“Good man” entitlement in The Handmaid’s Tale … and in real life

In an early episode of the dystopian drama The Handmaid’s Tale, Offred is advised that the Commanders — the powerful men, within the regime of Gilead, who enslave and rape Handmaids like her — enjoy being given the chance to forgive their Handmaids; they like to feel generous. And sure enough, we see this dynamic play out throughout the series, as Offred’s own Commander, Fred Waterford, continually shows that it’s not enough for him to have control over her body. He also needs her to validate him, emotionally and intellectually. Sometimes that means playing Scrabble with him; sometimes it means having non-consensual sex with him, outside the confines of the equally non-consensual but much more business-like Ceremonies, which are meant solely to impregnate Offred with a child she will be forced to give up to him; and sometimes it means pretending to be grateful for the kindness he probably genuinely believes he is bestowing upon her (as if it’s possible to be kind to someone while also denying them their basic human rights).

There are two common threads woven through almost every scene shared by Offred and the Commander, throughout the first and second seasons of the show: A) Fred Waterford, a high-up official in a dictatorship founded on the denial of women’s rights, believes himself to be a fundamentally good guy, and needs that belief constantly affirmed by women in general, and by Offred in particular; but B) his need to feel like a good person never leads him to seriously examine the goodness, or lack thereof, of his actions. Sure, he sometimes does what he sees as “favors” for Offred, but these favors are only ever motivated by a desire for Offred to be happy with him, so that she’ll give him the emotional response that he needs from her. Offred’s own happiness — not how she acts toward him in the moment, but how she actually feels about her own life —  never factors into these gestures. Because if he really, honestly asked himself what would make Offred happy, he would come to the obvious conclusion that she, and all other handmaids, would need to be freed from their slavery before true happiness was even on the table for them. Actually doing good would mean relinquishing the monstrous power he’s granted himself, and it would never occur to him to do that … but neither would it ever occur to him that he isn’t entitled to feel like a good person, regardless.

I’ve been thinking about this a lot, lately. From the Kavanaugh hearings to the comeback attempts of Louis CK and Jian Gomeshi, it seems impossible to escape the insistence of male public figures that their careers shouldn’t be derailed by accusations (or admissions, in CK’s case) that they’ve abused or assaulted women. And there are always a disturbing number of voices willing to come to their defense, voices that often muddy the waters in the process, shifting the discussion toward abstract concepts like “forgiveness” and “reputation”, and away from the much more mercenary argument these men are actually making: that they still deserve all the money they used to make, and all the power they used to enjoy (and, in Kavanaugh’s case, a lifetime appointment to one of the most prestigious and powerful jobs in the most powerful country on Earth). Why? Because they really, really want it, of course … but since they understand that most people wouldn’t see that as a good enough reason, they’re quick to add that they’re also just really good guys, and that good guys shouldn’t be treated like this. How women should be treated, on the other hand … well, they never seem to have done much thinking about that.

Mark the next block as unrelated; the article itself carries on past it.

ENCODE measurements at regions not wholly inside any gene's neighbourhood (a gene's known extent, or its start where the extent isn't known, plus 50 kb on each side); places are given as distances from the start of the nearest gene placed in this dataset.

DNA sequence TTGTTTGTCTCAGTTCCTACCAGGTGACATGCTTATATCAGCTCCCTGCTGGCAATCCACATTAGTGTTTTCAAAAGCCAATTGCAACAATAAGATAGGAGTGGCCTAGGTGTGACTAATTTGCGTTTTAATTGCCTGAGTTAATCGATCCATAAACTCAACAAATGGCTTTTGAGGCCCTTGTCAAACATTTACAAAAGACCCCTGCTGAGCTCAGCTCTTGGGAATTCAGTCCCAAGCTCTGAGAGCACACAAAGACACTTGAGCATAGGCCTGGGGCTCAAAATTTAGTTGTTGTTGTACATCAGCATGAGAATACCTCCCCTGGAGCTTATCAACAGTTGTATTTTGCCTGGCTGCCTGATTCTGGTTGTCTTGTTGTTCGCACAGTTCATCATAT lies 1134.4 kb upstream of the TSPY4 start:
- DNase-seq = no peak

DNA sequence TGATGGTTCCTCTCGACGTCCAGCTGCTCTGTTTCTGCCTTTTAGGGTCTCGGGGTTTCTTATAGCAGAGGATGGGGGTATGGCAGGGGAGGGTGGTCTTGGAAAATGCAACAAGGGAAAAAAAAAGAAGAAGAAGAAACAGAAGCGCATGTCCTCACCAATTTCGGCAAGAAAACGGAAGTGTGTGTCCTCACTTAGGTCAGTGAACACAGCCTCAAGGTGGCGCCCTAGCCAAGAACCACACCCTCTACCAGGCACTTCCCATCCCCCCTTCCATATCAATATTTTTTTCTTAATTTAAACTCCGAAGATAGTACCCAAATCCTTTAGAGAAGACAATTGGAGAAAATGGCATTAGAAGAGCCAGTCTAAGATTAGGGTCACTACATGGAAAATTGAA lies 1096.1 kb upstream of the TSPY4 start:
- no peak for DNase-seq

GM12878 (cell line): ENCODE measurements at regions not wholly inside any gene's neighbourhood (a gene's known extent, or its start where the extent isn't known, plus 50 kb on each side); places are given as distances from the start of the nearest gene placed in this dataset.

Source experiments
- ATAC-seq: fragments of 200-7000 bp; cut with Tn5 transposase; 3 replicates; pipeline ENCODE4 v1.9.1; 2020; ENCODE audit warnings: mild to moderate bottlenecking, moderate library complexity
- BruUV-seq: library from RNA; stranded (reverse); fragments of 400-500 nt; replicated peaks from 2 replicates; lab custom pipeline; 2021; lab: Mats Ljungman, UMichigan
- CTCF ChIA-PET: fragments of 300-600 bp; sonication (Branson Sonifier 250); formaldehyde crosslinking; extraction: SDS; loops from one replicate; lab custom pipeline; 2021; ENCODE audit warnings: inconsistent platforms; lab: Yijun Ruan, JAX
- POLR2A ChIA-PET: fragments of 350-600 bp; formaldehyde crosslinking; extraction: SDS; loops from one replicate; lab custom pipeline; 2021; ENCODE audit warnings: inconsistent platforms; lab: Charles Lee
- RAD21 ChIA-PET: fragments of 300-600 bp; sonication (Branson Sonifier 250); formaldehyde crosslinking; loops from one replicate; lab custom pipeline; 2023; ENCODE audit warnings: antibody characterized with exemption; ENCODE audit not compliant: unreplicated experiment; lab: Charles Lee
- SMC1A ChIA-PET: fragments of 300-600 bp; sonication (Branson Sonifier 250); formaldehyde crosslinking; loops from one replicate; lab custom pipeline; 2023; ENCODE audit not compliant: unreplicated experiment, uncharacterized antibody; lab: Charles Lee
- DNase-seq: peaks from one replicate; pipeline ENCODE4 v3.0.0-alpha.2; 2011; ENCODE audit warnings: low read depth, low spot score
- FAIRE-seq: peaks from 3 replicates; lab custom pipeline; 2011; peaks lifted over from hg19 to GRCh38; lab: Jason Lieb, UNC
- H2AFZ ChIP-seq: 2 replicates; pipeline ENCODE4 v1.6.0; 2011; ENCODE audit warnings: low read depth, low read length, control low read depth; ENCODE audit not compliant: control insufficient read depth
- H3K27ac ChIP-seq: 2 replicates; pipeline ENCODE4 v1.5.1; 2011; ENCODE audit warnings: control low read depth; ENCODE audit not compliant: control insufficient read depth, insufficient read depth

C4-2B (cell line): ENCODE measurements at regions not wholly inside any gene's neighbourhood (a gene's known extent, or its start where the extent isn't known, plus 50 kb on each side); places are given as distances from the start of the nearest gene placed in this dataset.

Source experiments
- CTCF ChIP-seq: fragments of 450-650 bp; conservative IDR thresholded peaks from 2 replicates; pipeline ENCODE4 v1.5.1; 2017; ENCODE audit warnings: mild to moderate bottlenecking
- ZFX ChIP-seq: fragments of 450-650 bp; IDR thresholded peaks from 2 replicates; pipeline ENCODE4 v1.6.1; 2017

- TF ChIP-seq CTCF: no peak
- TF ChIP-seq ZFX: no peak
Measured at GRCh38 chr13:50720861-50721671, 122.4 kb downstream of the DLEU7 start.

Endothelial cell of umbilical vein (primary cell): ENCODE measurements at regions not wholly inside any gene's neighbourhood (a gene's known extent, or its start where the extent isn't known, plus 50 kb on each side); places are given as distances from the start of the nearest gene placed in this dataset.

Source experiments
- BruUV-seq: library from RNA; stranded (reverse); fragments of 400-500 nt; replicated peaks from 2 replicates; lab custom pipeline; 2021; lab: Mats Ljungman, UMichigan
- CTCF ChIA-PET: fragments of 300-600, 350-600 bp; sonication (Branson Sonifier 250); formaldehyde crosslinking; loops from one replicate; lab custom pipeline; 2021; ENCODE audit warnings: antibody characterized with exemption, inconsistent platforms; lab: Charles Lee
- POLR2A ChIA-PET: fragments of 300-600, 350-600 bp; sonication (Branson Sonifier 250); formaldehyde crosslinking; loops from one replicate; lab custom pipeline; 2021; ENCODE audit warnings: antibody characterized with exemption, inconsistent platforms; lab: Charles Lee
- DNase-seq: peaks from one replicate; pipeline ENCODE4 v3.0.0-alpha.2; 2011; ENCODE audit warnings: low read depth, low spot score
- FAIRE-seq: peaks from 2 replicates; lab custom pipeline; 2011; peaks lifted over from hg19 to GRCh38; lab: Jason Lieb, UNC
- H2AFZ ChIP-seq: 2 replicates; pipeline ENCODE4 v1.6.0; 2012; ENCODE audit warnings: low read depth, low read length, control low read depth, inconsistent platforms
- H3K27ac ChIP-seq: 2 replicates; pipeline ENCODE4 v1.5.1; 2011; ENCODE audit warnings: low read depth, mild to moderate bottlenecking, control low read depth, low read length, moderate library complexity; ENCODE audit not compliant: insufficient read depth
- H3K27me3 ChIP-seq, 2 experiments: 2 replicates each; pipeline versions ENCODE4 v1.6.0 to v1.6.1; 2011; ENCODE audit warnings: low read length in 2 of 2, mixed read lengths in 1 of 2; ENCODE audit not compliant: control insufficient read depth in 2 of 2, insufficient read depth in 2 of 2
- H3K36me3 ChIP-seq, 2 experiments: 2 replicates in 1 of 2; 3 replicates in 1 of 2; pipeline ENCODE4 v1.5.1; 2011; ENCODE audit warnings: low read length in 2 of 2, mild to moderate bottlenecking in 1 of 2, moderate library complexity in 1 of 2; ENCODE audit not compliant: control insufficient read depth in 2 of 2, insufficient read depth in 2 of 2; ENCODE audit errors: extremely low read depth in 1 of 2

And that is, precisely, the problem. Could these men atone for what they’ve done? Well, we don’t know, do we, because they haven’t actually tried. Kavanaugh and Gomeshi deny any wrongdoing whatsoever. CK apologized, sort of, but only after others exposed what he’d done, and if he’s done any actual work to fix himself or the damage he’s done, he hasn’t shared any evidence of it with us, the public, whose money, and forgiveness, but mostly our money, he wants. Like The Handmaid’s Tale‘s Commander Waterford, these men think their positions of power are intrinsically deserved, because, they insist, they’re good guys. But, also like the Commander, they — and, sadly, many of the rest of us — seem to have completely divorced the idea of being a good person from the practice of doing good things. Too many of us have accepted the backward logic that actions are made good or bad by our perception of the people who commit them, and not the other way around. Here’s a radical idea: how about we decide how deserving someone is of forgiveness based on what they’ve actually done to actually show that they actually want to earn our forgiveness, and don’t just feel entitled to it? How about we stop taking men (and everyone, sure, but let’s face it, especially men) at their word when they tell us they’re good people, and start demanding that they act like good people before getting credit for it? And how about we stop being so goddamn naive about the fact that literally anyone can seem superficially “good” when it benefits them to do so, and start judging people, instead, by what they’re willing to give up to be good?

Commander Waterford thinks he deserves to be considered a good person, even while he denies that other people deserve to be treated like human beings. Commander Waterford insists that he’s a kind and generous man, but would never give up an ounce of his power or privilege to prove it. Commander Waterford is a monster. Men, don’t be like Commander Waterford, and don’t let other men get away with it, either.


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